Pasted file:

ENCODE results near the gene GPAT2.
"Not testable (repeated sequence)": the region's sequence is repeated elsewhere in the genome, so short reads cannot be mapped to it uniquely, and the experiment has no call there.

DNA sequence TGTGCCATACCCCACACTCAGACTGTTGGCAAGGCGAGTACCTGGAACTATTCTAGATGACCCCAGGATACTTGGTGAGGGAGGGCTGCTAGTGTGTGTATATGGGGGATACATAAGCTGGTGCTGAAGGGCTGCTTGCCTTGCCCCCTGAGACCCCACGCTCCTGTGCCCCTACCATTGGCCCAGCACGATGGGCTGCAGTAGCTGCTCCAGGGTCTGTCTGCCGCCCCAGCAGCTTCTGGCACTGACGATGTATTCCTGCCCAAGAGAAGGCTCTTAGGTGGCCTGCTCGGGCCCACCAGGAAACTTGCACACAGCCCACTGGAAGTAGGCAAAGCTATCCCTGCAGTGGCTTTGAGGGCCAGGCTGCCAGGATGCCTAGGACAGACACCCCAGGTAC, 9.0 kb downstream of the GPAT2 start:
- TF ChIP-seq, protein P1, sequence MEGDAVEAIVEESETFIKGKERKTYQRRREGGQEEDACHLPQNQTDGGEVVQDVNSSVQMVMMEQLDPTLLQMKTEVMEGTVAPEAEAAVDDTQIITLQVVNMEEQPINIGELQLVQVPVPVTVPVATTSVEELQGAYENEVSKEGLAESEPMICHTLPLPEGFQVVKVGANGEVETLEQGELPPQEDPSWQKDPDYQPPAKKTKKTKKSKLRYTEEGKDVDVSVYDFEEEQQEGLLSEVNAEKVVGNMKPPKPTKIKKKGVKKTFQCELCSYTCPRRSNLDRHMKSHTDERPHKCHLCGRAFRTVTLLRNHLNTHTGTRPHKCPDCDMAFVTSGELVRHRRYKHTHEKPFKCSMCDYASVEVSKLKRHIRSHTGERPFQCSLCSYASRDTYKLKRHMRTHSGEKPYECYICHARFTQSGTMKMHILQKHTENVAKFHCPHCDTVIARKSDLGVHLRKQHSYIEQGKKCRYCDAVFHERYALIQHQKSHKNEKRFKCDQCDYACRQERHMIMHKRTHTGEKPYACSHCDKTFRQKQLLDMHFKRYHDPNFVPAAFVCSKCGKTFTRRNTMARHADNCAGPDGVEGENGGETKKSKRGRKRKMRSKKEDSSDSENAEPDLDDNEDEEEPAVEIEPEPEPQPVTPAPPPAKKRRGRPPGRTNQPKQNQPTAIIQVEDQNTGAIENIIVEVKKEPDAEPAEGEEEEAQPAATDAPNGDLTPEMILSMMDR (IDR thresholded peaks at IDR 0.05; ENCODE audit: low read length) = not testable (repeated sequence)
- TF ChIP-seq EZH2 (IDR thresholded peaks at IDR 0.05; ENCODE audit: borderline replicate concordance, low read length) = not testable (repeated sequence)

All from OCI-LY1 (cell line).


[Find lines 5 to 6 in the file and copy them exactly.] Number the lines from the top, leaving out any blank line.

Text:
- TF ChIP-seq EZH2 (IDR thresholded peaks at IDR 0.05; ENCODE audit: borderline replicate concordance, low read length) = not testable (repeated sequence)

All from OCI-LY1 (cell line).